Studies in magnesium for constipation
Whether hypermagnesemia reported in adult patients possibly develops in children with functional constipation taking daily magnesium oxide?
Approximately 45 million Japanese patients, including children, adopt magnesium oxide as a remedy for constipation. The continued consumption of magnesium oxide, either orally or intravenously, often leads to hypermagnesemia. This condition is especially critical if the renal function of the patient is inappropriate. In 2008, the Ministry of Health, Labour, and Welfare (MHLW) of Japan reported 15 adult patients with hypermagnesemia. The two deaths were later reported from these statistics due to the oral ingestion of magnesium hydroxide from April 2015 to August 20008. Therefore, it becomes essential for pediatricians to know whether hypermagnesemia can develop in children with a healthy renal system due to the long term consumption of magnesium oxide. 
Method: 120 patients with functional constipation (57 males & 63 females) aged 1 to 14 years were recruited for the study. The children considered for the study must have at least two symptoms: less than three bowel movements in a week, large stools in rectum upon digital rectal examination, the occasional passage of large stools, withholding behavior, and painful defecation. Upon daily administration of magnesium oxide to them, side effects of hypermagnesemia such as vomiting, nausea, thirst, blushing, feeling of exhaustion were recorded. Serum levels of magnesium, calcium, phosphorus, blood urea nitrogen (BUN), and creatinine concentration were used as laboratory examination parameters. Urinary concentration of magnesium and creatinine were also used. SPSS statistics 17.0 was used for statistical analysis. 
Results: The median duration of treatment was 1.3 years in the constipation group. The median daily dose delivered to them was 600mg. After the administration of magnesium oxide, the outcome of constipation was investigated. 75 % of the subjects reported stable conditions with improvement in bowel habits. But 11% of them still reported less than three weekly bowel movements. 28% of children showed withholding behavior, and 34% had painful defecation during the follow-up period.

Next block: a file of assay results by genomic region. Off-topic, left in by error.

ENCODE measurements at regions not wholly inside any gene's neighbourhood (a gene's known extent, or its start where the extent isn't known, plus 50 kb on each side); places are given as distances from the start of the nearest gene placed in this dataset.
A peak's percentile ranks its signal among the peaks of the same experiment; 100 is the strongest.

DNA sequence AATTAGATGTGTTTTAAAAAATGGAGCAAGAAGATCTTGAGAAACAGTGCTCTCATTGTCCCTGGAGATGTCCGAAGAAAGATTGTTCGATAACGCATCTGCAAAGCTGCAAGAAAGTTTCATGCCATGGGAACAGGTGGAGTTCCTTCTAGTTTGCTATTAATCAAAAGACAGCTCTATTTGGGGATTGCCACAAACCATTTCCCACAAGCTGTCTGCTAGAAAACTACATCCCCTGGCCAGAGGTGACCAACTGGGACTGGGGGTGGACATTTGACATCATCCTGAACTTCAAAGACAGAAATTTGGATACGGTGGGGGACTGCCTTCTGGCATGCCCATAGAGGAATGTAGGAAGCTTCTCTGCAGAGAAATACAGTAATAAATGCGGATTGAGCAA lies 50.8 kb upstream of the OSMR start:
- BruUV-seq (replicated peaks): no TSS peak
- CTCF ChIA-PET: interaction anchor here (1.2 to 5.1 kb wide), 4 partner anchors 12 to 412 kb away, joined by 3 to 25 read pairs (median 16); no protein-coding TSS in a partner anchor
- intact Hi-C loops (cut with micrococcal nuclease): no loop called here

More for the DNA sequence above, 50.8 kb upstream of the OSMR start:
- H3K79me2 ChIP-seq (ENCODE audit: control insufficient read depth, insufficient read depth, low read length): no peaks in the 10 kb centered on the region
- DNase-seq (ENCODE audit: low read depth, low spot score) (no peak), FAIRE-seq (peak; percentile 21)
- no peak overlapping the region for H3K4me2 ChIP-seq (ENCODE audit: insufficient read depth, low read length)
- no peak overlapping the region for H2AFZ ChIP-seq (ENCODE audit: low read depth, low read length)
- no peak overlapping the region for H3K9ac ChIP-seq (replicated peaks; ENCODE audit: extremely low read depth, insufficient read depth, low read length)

The median serum magnesium concentration was significantly higher in the constipation group than the control group. The highest magnesium concentration reported was 3.2 mg/dL in a 3.5-year-old child who was treated with magnesium oxide for 2.8 years. However, serum magnesium concentration decreased significantly with age in this group. Moreover, no correlation could be developed between serum magnesium levels and duration of treatment. The treatment dose also showed no effects on serum magnesium levels. No side effects were observed in the children related to hypermagnesemia.
The study concluded that though the daily intake of magnesium oxide in children reported increased serum concentration, the effects are modest. 
Constipation is a chronic disease which mainly occurs due to lifestyle changes and eating habits. The treatments consist of several options. But the use of salts as osmotic laxatives has been proven as one of the best therapies. Magnesium oxide helps in softening the stools and making the wall contractions smooth. The salt is safe for a patient having renal function working correctly. The use of magnesium oxide is also found to be safe in children. The studies have shown sporadic chances of development of hypermagnesemia in children upon long term administration of magnesium sulfate.
- 1. Beckstrand, R. L., & Pickens, J. S. (2011). Beneficial effects of magnesium supplementation. Journal of Evidence-Based Complementary & Alternative Medicine, 16(3), 181-189.
- 2. Lennard-Jones, J. E. (1993). Clinical management of constipation. Pharmacology, 47(Suppl. 1), 216-223.
- 3. Gut, H. Stressed, constipated and sleepless? Magnesium to the rescue!.
- 4. Tatsuki, M., Miyazawa, R., Tomomasa, T., Ishige, T., Nakazawa, T., & Arakawa, H. (2011). Serum magnesium concentration in children with functional constipation treated with magnesium oxide. World journal of gastroenterology: WJG, 17(6), 779.